Obama Says Voters Want "New Car Smell," Clinton Camp Grimaces

Obama Says Voters Want "New Car Smell," Clinton Camp Grimaces
White House (Pete Souza) [Public domain]

The knock against Hillary Clinton as a campaigner is that she has thin skin. Journalists have publicly complained that if they criticize her they risk falling out of favor, losing access or worse. Her live television interviews are said to be highly controlled events where the host is “requested” not to take the piece in certain directions.

Obama says he might not campaign for Democratic presidential nominee

The brittle nature of the Clinton for president campaign may be on display as President Obama joked on Sunday that he might not campaign for Democratic presidential nominee because American voters might want “that new car smell.”

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In a self-deprecating fashion, Obama was saying after eight years voters might be looking for a change. “They want to drive something off the lot that doesn’t have as much mileage as me,” Obama told ABC’s George Stephanopoulos on the Sunday news program This Week With George Stephanopoulos.

Analytically speaking, an MSNBC article noted that Obama was likely correct. Voters seldom elect a president from the same party after a president of the same party just served two terms.  Al Gore narrowly lost to George W. Bush after eight years of Bill Clinton. In a rare time when the same party held the presidency for 12 years, after Ronald Reagan voters threw out George H.W. Bush after only one term.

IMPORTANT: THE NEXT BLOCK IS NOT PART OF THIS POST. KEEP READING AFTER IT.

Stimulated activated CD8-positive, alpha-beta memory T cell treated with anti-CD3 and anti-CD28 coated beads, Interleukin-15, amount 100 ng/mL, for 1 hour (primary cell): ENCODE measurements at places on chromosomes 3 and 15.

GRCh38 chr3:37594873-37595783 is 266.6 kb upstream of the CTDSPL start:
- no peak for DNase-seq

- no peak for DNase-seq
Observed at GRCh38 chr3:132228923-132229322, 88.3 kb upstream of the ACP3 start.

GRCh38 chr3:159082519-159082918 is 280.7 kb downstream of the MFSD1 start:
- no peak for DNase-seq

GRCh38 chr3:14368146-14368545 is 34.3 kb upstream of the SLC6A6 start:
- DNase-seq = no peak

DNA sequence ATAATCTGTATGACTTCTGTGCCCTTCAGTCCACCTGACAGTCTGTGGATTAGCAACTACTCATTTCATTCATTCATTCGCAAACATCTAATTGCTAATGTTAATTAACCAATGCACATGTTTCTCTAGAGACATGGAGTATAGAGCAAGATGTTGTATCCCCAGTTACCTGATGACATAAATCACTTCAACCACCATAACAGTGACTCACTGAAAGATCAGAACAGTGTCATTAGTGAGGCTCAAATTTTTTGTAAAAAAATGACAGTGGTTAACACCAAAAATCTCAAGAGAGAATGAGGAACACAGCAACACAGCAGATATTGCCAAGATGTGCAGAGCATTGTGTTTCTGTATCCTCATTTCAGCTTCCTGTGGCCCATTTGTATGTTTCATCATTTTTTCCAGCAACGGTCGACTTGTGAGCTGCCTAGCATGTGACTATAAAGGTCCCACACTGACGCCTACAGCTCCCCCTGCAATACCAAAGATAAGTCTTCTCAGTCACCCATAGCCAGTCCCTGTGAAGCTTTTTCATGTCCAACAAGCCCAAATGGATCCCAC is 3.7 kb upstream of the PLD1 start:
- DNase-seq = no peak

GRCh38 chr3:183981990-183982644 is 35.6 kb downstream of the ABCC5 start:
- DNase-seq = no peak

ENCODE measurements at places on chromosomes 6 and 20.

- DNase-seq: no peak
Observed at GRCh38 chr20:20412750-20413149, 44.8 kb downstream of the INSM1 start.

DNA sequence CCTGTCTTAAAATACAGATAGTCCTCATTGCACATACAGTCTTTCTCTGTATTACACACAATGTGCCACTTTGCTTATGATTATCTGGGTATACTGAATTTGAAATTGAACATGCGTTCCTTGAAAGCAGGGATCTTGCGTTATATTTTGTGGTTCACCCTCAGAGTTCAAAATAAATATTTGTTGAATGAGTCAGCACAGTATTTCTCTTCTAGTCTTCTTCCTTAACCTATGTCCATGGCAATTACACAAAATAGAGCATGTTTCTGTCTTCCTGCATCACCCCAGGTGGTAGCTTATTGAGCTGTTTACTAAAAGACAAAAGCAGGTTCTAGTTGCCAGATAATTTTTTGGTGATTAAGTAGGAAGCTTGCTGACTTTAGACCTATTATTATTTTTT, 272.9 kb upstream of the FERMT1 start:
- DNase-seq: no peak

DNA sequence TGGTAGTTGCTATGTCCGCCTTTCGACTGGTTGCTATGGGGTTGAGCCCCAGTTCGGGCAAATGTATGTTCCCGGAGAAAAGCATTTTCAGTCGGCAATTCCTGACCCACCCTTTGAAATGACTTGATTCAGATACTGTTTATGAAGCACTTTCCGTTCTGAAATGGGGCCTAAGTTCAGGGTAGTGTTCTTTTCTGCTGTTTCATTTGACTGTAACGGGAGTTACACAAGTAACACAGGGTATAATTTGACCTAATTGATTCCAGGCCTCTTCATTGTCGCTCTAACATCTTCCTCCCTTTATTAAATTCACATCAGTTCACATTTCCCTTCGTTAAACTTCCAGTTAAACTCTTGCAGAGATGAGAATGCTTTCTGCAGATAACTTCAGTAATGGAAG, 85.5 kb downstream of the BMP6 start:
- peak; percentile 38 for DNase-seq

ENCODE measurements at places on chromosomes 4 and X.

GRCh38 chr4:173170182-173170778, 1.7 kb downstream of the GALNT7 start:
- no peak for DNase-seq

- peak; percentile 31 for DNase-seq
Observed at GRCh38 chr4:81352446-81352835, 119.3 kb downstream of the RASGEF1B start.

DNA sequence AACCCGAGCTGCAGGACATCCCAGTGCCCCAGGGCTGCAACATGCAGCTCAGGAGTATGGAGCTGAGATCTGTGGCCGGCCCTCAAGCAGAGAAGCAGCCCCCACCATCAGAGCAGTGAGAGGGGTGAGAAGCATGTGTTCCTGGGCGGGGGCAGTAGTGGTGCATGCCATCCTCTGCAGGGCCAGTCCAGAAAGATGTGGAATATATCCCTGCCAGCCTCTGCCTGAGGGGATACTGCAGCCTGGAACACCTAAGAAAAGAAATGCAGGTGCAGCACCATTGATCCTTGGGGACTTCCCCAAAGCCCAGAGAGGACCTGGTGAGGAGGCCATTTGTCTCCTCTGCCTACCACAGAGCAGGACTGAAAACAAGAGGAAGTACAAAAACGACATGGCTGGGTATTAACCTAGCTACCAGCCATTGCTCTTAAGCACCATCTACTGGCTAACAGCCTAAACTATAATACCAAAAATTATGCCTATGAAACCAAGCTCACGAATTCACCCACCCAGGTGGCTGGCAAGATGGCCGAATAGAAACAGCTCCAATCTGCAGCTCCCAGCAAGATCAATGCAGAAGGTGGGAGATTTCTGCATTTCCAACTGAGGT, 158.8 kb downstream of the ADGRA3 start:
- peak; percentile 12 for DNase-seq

Obama’s comments damaging for Clinton

While he was accurate in his political analysis, Obama’s comments might nonetheless have been damaging for Clinton, hitting on a key weakness. Clinton’s insider ties to the power elite in Washington and on Wall Street don’t give her that fresh smell that voters are likely to want, was the discussion among panelists the ABC news program.

“It’s not just a matter of age,” Washington Examiner columnist Byron York wrote of Clinton as well as one time rumored candidate Vice President Joe Biden. “The two will also have been on the national political stage for an enormous length of time… New, they’re not.”

Republicans quickly seized on the comments for political gain.

“While the president said that he thinks Clinton would be a ‘great president,’ she might not thank him for suggesting that the voters are thirsting for less-used political goods,” Katherine Connell wrote at the right-leaning National Review Online.

“Obama admits that Hillary’s bid to be his third term isn’t the freshest concept,” Republican party chairman Reince Preibus tweeted.

While the election is nearly two years away, a key component to watch is the rigidity of a Clinton campaign and how she takes the inevitable punches that will be thrown her way.

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